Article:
@micha given that you are here, I am working on a cider issue: https://github.com/clojure-emacs/cider/pull/1751
Would you be open to a patch for adding executable forms in
boot.user from the command line
I'm having trouble getting the repl task to serve on 0.0.0.0 and a predictable port, does anyone have a working example somewhere?
--bind option sets the interface the repl server will bind to and listen on
that's different from the
--host option that sets the host the repl client will connect to
seems like the server could be split from the client, but lein repl works that way, too.
(the repl task will not block the pipeline without the
wait task if the client isn't waiting around for input)
I hope this does not count as abuse of slack, but damn the torpedoes: I'm one of 5 finalists in Intel Ultimate Coder Challenge for IoT. (twitter: #UltimateCoder). Starts Monday, 8 weeks, $20K grand prize. Part of my proposal was to use Clojure where plausible, specifically on Edison and Intel IoT gateways. That also means boot where possible. If interested, search on "Iotivity" and "Zephyrproject". Warning: may be insane.
sorry, probably shouldn't have done that, Friday afternoon at the bar. But then I ask myself, what would the Donald do?
I also have to say that this is one of best Slack channels I have been part of
@richiardiandrea: it’s the only slack chan i’ve every participated in, i’m pretty sure it’s the best.
@micha really dunno how or even if boot is relevant to embedded computing, IoT, etc. but i’m about to find out. in any case, given the massive $$ being poured into IoT i think we can say it will only increase in importance. at least until the machines take over.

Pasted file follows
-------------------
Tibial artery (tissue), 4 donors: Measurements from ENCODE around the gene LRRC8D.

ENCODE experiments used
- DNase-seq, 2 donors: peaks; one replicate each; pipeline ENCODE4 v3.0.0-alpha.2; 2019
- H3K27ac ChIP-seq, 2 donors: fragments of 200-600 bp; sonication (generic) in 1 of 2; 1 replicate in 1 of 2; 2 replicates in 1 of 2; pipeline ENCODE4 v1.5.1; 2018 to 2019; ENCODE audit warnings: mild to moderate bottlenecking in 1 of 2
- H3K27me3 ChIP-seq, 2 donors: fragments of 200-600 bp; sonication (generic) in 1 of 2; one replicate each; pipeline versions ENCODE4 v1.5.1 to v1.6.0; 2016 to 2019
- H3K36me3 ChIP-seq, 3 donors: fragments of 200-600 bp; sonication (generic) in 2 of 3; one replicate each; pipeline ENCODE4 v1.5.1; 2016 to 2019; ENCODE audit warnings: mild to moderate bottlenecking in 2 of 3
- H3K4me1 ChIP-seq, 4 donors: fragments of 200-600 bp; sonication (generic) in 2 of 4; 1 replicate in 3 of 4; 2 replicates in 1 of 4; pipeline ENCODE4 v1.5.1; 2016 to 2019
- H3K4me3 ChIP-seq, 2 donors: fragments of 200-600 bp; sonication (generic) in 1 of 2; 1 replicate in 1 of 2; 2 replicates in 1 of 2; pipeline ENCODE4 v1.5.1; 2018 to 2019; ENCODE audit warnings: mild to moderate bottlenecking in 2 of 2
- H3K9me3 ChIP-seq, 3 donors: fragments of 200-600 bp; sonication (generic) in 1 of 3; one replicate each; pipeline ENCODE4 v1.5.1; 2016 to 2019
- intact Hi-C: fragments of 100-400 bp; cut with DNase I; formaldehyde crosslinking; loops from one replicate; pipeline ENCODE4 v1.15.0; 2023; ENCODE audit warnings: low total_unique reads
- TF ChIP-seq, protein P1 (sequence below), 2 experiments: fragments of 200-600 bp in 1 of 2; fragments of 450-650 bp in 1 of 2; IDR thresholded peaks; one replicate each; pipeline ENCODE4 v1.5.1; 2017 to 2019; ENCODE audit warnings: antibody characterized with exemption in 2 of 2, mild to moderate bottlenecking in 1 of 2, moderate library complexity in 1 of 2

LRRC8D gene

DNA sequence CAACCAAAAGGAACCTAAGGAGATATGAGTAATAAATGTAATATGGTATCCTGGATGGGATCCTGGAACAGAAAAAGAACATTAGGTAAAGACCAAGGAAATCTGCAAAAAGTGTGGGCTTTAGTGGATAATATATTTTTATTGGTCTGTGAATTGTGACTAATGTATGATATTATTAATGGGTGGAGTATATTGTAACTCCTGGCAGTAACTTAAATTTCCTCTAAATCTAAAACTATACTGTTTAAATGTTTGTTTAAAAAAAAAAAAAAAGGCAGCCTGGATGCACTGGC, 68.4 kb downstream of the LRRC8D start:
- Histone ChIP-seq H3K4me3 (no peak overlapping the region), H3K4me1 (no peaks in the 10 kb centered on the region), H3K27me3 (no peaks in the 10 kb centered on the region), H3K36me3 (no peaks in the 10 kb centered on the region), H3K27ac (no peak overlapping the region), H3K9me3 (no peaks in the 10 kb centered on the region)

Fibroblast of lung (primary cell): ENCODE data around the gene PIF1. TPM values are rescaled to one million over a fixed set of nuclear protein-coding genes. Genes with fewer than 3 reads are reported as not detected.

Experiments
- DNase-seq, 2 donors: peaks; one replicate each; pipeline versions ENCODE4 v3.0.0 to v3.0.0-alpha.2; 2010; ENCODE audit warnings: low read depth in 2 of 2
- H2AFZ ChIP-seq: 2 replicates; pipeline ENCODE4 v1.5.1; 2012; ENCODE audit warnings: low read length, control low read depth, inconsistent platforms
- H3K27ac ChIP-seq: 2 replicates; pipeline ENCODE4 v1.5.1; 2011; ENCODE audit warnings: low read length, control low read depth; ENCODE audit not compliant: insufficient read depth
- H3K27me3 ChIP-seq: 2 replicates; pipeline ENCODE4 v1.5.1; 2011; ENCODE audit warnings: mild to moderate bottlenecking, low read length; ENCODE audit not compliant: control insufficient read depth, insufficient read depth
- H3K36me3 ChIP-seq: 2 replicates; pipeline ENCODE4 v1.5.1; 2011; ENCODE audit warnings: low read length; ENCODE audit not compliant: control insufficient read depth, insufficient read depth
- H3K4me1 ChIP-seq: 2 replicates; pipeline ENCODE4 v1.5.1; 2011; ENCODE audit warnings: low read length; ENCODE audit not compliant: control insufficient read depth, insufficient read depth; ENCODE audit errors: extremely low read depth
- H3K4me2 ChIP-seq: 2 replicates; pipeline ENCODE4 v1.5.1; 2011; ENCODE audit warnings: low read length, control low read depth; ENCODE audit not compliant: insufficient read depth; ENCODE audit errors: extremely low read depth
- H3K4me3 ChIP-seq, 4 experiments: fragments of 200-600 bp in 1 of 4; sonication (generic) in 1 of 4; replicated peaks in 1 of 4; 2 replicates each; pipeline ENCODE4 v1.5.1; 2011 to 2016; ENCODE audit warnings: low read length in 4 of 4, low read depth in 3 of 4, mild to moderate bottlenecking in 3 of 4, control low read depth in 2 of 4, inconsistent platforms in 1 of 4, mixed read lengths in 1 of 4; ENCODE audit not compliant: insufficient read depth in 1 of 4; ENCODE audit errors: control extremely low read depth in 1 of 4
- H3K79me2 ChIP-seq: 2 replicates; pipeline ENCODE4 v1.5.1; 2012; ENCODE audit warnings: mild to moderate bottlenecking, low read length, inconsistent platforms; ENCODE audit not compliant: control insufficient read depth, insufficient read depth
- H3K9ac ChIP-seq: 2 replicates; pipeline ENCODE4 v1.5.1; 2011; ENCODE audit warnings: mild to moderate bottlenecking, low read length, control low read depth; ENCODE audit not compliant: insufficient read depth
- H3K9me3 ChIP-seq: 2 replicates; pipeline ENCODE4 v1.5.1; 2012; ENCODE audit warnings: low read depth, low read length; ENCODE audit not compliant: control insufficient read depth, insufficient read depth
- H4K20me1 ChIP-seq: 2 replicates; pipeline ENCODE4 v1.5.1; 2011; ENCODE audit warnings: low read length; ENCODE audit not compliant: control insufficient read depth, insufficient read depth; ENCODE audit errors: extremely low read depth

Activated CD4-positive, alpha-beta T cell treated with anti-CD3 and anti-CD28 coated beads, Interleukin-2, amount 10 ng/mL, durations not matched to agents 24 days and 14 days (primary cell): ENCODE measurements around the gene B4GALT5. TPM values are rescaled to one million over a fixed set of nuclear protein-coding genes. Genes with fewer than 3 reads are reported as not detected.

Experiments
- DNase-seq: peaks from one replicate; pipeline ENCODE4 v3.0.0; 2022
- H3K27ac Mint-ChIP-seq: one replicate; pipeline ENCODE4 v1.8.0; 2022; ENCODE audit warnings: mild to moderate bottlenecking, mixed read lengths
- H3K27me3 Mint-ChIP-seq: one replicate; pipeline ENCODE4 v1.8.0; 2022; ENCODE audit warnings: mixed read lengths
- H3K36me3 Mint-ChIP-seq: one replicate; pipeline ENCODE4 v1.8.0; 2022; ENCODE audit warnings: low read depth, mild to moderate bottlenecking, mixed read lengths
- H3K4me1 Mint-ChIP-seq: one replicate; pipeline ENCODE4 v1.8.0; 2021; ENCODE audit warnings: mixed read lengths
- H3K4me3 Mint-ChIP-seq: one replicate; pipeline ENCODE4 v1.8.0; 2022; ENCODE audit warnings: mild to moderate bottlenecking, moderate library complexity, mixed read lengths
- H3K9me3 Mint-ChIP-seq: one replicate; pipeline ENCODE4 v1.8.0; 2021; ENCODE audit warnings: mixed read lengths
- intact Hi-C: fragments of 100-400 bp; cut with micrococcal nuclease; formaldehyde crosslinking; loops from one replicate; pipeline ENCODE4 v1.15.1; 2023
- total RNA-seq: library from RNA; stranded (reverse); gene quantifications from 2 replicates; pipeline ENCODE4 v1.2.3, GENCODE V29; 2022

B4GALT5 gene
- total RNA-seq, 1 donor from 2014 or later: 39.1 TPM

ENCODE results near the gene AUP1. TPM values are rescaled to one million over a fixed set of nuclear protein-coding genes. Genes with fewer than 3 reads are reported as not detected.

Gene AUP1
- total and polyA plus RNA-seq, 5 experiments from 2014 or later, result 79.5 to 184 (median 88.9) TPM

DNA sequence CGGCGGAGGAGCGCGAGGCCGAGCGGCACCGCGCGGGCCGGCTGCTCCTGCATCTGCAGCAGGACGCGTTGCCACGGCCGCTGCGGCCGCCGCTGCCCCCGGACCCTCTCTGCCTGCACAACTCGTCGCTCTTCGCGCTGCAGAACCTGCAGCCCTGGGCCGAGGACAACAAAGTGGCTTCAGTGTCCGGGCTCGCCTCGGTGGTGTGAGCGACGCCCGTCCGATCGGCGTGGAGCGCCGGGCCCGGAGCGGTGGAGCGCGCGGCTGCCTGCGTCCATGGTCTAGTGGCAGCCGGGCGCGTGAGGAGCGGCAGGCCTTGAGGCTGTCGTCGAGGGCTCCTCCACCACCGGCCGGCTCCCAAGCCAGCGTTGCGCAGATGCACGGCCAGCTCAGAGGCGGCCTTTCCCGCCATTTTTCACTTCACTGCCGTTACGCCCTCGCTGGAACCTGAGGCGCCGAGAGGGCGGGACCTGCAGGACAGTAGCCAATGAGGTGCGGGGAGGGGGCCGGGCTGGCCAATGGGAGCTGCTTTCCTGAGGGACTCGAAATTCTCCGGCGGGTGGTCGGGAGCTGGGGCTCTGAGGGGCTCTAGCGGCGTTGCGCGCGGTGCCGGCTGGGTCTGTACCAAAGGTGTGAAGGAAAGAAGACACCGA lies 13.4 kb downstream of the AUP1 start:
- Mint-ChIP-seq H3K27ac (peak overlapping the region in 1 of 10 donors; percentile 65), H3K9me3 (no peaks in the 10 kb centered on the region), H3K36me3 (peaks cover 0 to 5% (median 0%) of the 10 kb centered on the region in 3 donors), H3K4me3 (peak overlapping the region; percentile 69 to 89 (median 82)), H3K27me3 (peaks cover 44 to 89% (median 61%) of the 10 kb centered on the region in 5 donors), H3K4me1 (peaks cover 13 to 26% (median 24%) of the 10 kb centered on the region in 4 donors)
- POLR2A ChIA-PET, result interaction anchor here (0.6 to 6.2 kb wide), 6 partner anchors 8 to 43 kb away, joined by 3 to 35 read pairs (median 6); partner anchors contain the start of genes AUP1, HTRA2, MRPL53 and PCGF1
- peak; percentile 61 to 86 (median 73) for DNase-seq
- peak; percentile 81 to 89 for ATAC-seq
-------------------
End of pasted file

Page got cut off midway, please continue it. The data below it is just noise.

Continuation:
FWIW, for anybody interested, the intel Edison is pretty inexpensive (~ $50) and officially supports Java.
@micha: checkout https://www.zephyrproject.org/ . that’s the RTOS that will (eventually) be the OS for the Intel Curie, which is incredibly cool. I just wish I could program it in Clojure, probably not in the cards anytime soon. But I’ll settle for Clojure on the gateway and the Edison and C/C++ on the sensor device.
forget forth; take a look at http://factorcode.org/ Awesome. Really dunno why this kind of language never took off.
you might find John Light’s talk about embedded programming interesting, see link on my blog http://blog.mobileink.com/ .
wow Zephir is very cool, everything that has fibers in it is cool (like Quasar/Pulsar) 😄
Yeah, Zephyr looks very cool, which makes sense since it comes from Wind River. Google Wind River, Rocket, Zephyr. Intel bought Wind River; they opensourced the Rocket kernel as part of Zephyr in Feb; Zephyr will be the RTOS for the Intel Curie (http://www.intel.com/content/www/us/en/wearables/wearable-soc.html)
I almost never see Forth or similar languages even mentioned in discussions about embedded systems. It seems a no-brainer; why on earth would you want node.js (pretty common for IoT doo-dads) when you can have Forthish stuff? Must be sociological.
possible, but you’d think things would leak. if you were doing great things in some Forthish, lang, wouldn’t you brag about it?
well I’m glad you mentioned Forth. the Intel Gateways support C/C++, Java, and Lua out of the box. Why not Forth? Seems a no-brainer, except that your average programmer probably can’t deal with stack-based programming.
if i have time (it’s only 8 weeks) it would be pretty cool to implement some stuff in Forth.
yeah i really like how cleanly it lets you access some very low level stuff, but at the same time can provide some higher level abstractions too